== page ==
know, if you're good to me, I'm good to you. And about it.

[00:28:09] Kristin: I think that's probably about the most life lesson kind of quote that we need. So

[00:28:14] Tracey: yeah. It's just a quote. Let's just all be.

[00:28:18] Kristin: I actually saw this woman this morning and I could tell we were about to go down a road. We started having a slightly political conversation, which was probably a bad idea since she was just, in the coffee shop, we were chatting for a second and I was like, oh, we don't need a political conversation.

But she had a sweatshirt on that said be kind. And I was like, we can both agree on that. So I'm just going to

leave at that, it was like be kind, you be




[00:28:38] Tracey: we need. Yeah. Just be kind to each other.

[00:28:44] Kristin: And if there's anything that you haven't said that you'd want people listening to hear, whether it's about, your own journey or what you would encourage people.

[00:28:53] Tracey: I just life is hard at times we get really bad calls and, know, just, if he wants to say it, you just go, keep going for it. Just keep working and working hard and you'll get. Eventually,

[00:29:05] Kristin: I needed that today. I was having a moment of, wanting to give up on something and I just was like, I know I'm not ready to give up yet.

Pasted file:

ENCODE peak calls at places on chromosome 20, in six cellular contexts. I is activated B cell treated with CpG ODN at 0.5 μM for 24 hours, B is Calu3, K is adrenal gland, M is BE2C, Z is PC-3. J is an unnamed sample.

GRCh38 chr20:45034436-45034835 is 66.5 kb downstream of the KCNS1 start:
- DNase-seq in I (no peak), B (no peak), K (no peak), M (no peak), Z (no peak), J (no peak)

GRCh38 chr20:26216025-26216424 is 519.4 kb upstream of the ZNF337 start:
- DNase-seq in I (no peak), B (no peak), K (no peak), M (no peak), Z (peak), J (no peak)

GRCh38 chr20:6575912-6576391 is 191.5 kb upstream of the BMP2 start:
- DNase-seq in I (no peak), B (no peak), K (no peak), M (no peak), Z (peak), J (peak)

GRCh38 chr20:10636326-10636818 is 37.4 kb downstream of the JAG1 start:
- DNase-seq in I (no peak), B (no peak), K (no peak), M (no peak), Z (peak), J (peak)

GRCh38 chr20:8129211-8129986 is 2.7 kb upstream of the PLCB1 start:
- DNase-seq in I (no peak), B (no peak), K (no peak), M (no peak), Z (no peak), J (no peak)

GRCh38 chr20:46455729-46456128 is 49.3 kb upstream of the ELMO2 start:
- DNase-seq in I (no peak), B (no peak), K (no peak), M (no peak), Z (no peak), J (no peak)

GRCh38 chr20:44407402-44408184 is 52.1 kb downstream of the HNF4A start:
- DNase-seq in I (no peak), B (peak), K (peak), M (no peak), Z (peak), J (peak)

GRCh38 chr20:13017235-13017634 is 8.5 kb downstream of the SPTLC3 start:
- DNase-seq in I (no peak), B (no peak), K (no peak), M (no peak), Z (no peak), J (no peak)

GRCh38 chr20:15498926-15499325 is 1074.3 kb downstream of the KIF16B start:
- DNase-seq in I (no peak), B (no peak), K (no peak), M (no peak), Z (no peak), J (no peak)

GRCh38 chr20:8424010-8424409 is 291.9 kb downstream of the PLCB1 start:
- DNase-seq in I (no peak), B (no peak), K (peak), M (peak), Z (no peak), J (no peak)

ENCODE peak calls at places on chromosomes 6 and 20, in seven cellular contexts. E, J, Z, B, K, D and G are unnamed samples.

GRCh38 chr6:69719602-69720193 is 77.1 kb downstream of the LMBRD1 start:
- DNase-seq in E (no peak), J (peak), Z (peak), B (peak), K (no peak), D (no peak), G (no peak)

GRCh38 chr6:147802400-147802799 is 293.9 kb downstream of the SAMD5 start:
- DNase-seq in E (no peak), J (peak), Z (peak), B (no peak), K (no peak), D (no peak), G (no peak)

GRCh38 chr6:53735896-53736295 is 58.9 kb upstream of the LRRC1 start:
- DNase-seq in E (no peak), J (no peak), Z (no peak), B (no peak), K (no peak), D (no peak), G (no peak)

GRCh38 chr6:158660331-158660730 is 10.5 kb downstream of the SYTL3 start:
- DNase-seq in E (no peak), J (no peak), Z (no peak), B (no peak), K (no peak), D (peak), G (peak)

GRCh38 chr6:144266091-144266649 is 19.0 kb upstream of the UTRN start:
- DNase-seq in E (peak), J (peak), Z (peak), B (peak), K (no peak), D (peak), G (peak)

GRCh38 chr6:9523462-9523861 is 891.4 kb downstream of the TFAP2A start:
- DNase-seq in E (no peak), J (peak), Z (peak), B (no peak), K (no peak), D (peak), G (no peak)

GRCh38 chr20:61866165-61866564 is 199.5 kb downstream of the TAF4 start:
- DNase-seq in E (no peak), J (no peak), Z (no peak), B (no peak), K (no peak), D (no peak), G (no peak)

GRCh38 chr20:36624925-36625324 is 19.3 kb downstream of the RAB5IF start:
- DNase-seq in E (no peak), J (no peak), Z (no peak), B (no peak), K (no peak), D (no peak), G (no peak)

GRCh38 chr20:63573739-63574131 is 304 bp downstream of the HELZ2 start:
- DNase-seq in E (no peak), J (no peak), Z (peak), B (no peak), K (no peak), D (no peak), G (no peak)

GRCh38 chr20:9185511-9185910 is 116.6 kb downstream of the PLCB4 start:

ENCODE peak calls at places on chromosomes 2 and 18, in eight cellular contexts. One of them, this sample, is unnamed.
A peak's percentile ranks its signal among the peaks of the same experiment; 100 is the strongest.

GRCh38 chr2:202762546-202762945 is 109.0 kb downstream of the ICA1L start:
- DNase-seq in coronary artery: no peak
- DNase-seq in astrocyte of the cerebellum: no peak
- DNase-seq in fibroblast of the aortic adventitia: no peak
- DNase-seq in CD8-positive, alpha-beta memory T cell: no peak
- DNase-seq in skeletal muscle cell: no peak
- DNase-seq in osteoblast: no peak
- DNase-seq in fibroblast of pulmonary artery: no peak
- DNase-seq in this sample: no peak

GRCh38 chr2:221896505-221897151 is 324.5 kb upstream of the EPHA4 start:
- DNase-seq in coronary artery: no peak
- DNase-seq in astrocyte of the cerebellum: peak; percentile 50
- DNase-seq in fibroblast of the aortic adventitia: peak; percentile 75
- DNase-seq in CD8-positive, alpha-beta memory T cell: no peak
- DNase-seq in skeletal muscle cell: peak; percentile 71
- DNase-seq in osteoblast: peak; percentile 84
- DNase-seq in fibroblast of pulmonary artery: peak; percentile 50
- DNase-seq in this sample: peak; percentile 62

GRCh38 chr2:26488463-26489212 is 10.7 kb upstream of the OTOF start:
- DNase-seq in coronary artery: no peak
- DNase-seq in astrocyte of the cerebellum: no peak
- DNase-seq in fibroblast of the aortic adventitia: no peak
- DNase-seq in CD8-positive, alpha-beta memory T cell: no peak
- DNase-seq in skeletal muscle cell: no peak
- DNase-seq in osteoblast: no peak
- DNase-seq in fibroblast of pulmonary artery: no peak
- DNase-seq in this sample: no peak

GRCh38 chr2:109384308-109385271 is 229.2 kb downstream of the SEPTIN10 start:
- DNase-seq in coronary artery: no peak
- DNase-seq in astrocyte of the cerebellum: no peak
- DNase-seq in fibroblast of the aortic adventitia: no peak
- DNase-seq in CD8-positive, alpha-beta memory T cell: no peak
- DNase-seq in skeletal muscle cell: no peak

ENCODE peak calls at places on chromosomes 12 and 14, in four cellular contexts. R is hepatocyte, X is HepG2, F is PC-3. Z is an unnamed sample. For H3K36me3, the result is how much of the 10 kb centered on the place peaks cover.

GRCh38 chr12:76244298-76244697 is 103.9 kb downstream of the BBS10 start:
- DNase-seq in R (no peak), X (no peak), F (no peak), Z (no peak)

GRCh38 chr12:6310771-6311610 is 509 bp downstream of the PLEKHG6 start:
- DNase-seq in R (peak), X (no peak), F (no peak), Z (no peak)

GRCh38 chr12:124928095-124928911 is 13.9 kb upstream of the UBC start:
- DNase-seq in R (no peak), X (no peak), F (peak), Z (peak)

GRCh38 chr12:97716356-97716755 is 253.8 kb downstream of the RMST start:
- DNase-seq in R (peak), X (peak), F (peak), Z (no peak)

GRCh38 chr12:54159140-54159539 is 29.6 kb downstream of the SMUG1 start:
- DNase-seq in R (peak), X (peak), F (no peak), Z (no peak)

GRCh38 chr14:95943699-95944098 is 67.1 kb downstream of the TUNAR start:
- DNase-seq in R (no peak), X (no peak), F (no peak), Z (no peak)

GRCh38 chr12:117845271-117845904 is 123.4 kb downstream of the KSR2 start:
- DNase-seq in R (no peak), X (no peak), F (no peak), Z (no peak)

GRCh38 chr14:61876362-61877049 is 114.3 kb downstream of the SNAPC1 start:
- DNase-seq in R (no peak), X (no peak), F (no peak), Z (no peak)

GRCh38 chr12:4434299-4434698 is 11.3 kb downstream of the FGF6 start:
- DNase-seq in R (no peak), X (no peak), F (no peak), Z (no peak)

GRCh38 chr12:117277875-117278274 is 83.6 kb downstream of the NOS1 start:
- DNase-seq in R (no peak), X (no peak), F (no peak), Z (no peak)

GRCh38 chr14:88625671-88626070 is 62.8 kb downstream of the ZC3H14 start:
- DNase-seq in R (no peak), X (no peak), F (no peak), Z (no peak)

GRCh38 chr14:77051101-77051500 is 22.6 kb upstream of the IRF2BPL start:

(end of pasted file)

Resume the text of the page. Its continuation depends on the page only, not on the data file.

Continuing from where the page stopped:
[00:29:13] Tracey: no, I never give up. I always see tomorrow is So you can start

[00:29:17] Kristin: sometimes when you're having the worst possible time, it is just sleep on it.

[00:29:21] Tracey: Yeah. Times at times to hear for things, you know, that's one of my dad's favorite Yeah. I just think chin up, you know, get on with it. keep fighting and just don't let things get you down.

[00:29:34] Kristin: Obviously it's worked for you 11 years after being told you had

[00:29:38] Tracey: Yeah. I'm just fighting on and on and just, yeah,

[00:29:46] Kristin: yeah, I was going to ask you a few ever, are worried because you were told that and you have your boys and everything, but it seems like now, You're in the clear,


[00:29:55] Tracey: obviously, you know, the first few years it's quite difficult, you know, and then thinking that, you know, I could go. we have good sense of humor in my house. You know, we laugh about things then that's how we sort of get through things.

[00:30:08] Kristin: Yeah, if you can't laugh



[00:30:11] Tracey: this is it, but you're going to

sit there and cry. So you might as well just laugh about it. You know, I lost to show and I just want to enjoy it be happy.

[00:30:22] Kristin: Yeah. Well, I'm glad you found the very gruesome thing that seems to make



[00:30:28] Tracey: It does make me so happy. I know it's strange. It really does make me happy.

[00:30:33] Kristin: Thank you for coming and sharing your story with me. I really appreciate it. And best of luck with everything, it sounds like you're going places. So I'll make sure that people know where they can find you and see some of your beautifully gory work.

[00:30:45] Tracey: Yes. Thank you.

[00:30:48] Kristin: Thank

[00:30:48] Tracey: You're welcome.